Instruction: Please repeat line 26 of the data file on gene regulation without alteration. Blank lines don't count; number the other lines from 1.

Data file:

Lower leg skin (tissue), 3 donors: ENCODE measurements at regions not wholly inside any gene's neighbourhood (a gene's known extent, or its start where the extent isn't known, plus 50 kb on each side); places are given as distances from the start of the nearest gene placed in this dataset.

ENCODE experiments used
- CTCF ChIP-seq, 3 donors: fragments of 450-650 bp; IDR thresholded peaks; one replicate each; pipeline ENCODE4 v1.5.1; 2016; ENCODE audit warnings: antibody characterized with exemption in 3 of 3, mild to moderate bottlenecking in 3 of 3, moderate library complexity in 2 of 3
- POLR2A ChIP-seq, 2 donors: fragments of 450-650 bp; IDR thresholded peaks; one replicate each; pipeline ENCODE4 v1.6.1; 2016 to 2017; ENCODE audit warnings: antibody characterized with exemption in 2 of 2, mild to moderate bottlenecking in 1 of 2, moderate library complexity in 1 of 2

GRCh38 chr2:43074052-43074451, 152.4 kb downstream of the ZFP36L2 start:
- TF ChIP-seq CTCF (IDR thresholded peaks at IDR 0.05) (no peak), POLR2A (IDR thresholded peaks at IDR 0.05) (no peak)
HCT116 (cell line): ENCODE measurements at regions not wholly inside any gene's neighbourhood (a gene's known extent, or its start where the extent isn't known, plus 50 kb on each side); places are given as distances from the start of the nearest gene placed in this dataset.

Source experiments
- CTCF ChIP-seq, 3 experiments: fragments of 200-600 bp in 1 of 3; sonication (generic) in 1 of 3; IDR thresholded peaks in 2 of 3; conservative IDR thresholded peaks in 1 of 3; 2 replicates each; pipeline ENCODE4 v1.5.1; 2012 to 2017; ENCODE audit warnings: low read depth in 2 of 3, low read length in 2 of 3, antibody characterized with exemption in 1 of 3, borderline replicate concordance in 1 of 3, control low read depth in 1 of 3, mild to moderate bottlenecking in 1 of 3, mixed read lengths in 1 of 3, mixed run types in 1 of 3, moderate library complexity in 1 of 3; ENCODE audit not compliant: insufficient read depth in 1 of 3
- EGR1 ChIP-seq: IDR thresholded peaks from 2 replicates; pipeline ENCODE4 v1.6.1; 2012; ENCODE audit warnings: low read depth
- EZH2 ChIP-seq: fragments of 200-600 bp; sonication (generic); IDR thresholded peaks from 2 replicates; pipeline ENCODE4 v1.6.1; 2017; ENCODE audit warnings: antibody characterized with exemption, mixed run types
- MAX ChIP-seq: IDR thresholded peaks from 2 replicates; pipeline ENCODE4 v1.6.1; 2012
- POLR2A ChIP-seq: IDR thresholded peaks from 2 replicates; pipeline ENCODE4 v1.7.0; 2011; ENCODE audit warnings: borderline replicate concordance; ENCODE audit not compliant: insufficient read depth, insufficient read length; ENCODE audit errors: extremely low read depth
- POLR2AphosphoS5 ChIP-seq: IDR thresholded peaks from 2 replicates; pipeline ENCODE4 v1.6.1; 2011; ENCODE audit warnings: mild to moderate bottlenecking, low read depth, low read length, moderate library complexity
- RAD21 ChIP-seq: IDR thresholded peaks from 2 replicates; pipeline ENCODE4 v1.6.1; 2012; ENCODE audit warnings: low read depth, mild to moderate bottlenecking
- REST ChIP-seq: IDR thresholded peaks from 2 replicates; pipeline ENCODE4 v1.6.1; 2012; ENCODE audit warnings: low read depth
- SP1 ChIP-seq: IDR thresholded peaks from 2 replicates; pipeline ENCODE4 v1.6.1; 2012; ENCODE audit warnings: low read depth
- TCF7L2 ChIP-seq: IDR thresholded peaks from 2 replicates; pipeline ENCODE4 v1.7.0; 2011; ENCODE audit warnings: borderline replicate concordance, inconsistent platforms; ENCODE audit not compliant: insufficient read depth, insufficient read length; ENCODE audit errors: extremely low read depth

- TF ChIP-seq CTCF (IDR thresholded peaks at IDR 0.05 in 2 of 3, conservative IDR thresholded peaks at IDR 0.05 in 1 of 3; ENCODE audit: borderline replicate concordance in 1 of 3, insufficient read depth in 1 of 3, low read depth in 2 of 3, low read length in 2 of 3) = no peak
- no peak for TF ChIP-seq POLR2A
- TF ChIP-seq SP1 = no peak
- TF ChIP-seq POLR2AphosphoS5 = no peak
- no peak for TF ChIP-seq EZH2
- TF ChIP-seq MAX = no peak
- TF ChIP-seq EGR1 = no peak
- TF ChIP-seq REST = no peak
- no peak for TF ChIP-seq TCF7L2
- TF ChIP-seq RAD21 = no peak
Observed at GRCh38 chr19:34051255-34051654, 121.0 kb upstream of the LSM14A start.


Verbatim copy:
- TF ChIP-seq REST = no peak